Joanna Rothman is a board member for the Boston Jewish Film Festival and one of the founding bloggers of Singles Warehouse, the largest online dating magazine. She also has her own dating blog, SingleSassy.com. When she isn’t blogging or watching films, she works as director of development at Gateways: Access to Jewish Education.
Ethan mentally agonizes over the woman sitting next to him, disgusted with the way she consumes her lunch. She comes to sit next to him and quietly asks if he’d like to have sex.
No, I’m not describing a scene that I overheard in South Station. This is the opening scene of “Blumenthal,” one of 40-plus films airing over the next several weeks as part of the 25th Annual Boston Jewish Film Festival (BJFF).
This year, the BJFF is hosting a “festival within a festival” called “Fresh Flix,” designed for the 20- to 30-something crowd. Among this mini festival are two romantic comedies—“Blumenthal” and “One Small Hitch”—that I recommend.
We’ll come back to “Blumenthal” in a little bit, but let’s pan left to the film “One Small Hitch,” a delightfully sweet romantic comedy. Molly, a slightly neurotic but loveable 20-something, is off to LAX with her musician boyfriend, Lance, as they head to her mother’s wedding in Chicago. After learning that Lance is secretly married, she storms off to her gate and bumps into her brother’s best friend, Josh. Josh, having just broken up with his girlfriend because she wanted marriage (and he obviously didn’t!), is busy trying to pick up—with great promise—a woman at the airport bar. But he realizes Molly is a mess over her break-up and makes the oddly mature decision to comfort her and leave the supposedly “sure thing” behind.
Josh’s father is ill, and his dying wish is to see Josh settle down with a “nice girl.” Not wanting to disappoint his father, he and Molly attempt to convince everyone that they are engaged.
Josh comes from a Jewish family but Molly does not, and interfaith mix-ups ensue. Early in the film, Molly runs into her mom’s house with an upset stomach. She said she ate too many of those “rugalaks.” Her mom’s fiancé attempts to correct her mispronunciation of “ruglack” and then calls them “rugalooks.” (They’re actually called “rugelach.”)
Of course, her illness is misinterpreted for morning sickness—she and Josh, after all, have told everyone that they are engaged. She quickly retorts, “I’m lactose intolerant.” Raise your hand if you, too, are lactose intolerant! (You can’t see it, but my hand is raised).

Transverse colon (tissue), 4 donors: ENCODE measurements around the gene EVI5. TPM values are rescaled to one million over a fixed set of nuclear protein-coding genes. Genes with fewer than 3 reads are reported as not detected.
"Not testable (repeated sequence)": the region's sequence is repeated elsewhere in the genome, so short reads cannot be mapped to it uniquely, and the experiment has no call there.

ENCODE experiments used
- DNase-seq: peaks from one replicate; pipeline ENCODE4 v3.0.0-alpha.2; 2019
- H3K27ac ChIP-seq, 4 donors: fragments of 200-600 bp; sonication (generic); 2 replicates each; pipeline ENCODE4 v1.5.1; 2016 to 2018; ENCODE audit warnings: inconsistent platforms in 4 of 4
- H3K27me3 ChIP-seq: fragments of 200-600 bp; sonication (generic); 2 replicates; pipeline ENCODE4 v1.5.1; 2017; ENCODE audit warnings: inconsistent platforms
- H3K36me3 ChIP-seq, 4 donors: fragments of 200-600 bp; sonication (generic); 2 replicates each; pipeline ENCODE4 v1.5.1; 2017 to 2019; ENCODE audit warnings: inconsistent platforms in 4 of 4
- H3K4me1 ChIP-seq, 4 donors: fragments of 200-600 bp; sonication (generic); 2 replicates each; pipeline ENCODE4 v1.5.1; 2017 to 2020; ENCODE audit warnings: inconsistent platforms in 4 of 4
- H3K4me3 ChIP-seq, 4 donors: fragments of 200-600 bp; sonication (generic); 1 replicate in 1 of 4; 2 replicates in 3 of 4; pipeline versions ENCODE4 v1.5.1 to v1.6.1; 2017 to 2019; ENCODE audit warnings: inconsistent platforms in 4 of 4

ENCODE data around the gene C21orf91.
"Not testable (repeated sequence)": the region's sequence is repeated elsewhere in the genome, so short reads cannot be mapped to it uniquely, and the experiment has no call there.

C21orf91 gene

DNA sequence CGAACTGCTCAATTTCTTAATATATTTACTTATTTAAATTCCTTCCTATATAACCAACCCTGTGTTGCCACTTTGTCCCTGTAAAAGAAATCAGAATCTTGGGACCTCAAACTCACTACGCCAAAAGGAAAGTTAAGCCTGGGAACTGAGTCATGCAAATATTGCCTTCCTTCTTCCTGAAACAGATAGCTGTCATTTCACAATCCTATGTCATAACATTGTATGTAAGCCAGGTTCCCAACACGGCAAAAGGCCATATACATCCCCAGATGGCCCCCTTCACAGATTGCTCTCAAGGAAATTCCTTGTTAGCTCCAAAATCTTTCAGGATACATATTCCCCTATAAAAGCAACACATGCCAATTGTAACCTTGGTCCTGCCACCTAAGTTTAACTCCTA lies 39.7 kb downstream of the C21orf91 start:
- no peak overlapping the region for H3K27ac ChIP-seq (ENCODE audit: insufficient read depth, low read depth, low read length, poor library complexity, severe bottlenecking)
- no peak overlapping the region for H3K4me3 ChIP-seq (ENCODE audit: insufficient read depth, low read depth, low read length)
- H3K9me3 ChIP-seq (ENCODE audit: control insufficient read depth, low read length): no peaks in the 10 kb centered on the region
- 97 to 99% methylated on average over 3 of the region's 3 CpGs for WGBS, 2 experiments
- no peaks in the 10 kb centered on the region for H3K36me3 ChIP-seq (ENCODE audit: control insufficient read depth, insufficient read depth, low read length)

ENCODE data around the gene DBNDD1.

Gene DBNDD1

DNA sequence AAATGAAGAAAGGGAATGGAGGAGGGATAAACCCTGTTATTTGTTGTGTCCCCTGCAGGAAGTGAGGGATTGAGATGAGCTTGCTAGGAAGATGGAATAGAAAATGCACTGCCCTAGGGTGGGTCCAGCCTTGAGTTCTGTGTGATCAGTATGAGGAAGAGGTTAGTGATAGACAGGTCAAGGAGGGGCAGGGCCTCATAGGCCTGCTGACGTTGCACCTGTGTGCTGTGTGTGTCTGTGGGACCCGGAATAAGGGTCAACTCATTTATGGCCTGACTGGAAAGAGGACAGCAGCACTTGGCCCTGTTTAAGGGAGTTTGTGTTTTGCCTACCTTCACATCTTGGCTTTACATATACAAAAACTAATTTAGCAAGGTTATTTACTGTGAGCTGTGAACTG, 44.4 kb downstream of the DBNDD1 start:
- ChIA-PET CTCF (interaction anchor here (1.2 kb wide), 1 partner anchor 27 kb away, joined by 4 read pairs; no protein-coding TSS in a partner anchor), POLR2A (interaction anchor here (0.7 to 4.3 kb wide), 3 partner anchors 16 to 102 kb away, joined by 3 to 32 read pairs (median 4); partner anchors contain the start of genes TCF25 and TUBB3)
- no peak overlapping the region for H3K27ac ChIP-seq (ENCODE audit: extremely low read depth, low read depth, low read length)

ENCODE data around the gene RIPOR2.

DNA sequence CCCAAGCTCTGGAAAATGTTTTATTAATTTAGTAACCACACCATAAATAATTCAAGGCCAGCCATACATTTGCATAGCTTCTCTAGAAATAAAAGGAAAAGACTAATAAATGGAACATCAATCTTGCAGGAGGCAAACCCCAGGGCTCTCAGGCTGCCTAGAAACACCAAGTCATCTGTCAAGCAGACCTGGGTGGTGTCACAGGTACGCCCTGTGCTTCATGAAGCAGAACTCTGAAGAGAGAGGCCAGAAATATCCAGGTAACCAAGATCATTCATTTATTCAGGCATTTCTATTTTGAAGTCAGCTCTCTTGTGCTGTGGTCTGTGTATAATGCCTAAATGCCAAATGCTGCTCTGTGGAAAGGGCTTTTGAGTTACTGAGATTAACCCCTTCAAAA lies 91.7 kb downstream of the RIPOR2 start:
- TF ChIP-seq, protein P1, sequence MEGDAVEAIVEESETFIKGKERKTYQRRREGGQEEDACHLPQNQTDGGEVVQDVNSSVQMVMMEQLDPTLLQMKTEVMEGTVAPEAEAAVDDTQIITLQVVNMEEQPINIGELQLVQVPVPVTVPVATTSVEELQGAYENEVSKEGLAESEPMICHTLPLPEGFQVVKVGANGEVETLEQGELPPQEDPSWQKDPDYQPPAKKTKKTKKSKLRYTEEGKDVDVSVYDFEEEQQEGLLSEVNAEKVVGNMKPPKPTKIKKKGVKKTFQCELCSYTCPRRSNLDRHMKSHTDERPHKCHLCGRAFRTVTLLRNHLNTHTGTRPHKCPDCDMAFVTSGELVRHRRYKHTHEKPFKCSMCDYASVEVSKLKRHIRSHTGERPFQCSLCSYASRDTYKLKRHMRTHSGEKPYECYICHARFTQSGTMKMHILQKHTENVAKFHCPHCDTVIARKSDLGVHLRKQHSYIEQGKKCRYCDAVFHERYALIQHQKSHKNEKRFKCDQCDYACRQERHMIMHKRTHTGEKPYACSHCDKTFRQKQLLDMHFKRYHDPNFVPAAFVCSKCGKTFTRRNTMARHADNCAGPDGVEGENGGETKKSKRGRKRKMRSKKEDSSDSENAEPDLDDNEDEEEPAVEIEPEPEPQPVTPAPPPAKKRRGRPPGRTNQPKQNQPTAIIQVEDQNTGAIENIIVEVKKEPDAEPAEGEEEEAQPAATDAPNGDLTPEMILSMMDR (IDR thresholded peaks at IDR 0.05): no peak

I don’t want to give away too many spoilers, but if you’re an avid rom-com viewer like me, you’ll be able to guess the ending fairly quickly. But it doesn’t matter; it’s sweet, romantic and a crowd-pleaser. Two thumbs up!
Let’s now return to Ethan in the film “Blumenthal.” When we last saw him, he was being propositioned in a coffee house.
Ethan is a neurotic, self-absorbed Jew dating Christina, not Jewish.
There are more interfaith mix-ups, of course. At one point, Ethan and Christina discuss the passing of his uncle, Harold Blumenthal, who is a famous playwright. Christina tells Ethan that she is going to send flowers to his father, but Ethan, in his usual condescending manner, asserts that is it not appropriate to send flowers to a shiva. Instead, she should send food.
His father and stepmother later receive a beautiful flower arrangement from Christina. Ethan complains that she did it to spite him, but his non-Jewish stepmother finds it to be lovely, particularly because “the fridge is stuffed!” I found this quite poignant. While Ethan was clinging to Jewish tradition, his ex-girlfriend was incorporating her own traditions to pay respect to Ethan’s uncle.
I’ve dated Ethan Blumenthal. OK, not the actual Ethan, since he is a character in an independent film. But I feel as if he was in my graduating class at Brandeis or went to summer camp with me. He’s slightly neurotic and self-absorbed, but beneath that, also loving and compassionate.
I encourage you to see both “Blumenthal” and “One Small Hitch” so you can compare how they differ and, to the core, what they really have in common—love, romance and the complexity of family. They each tell the story of complex protagonists and their process of personal and interpersonal struggles.
Saturday, Nov. 9, 9:15 p.m.
Coolidge Corner Theatre
Thursday, Nov. 14, 7 p.m.
Arlington Capitol Theatre
See “One Small Hitch”:
Thursday, Nov. 7, 7 p.m.
Coolidge Corner Theatre
Sunday, Nov. 10, 4:15 p.m.
West Newton Cinema
Monday, Nov. 18, 7 p.m.
Hollywood Hits Theatre (Danvers)
Plan to be there? Be sure to say hello!
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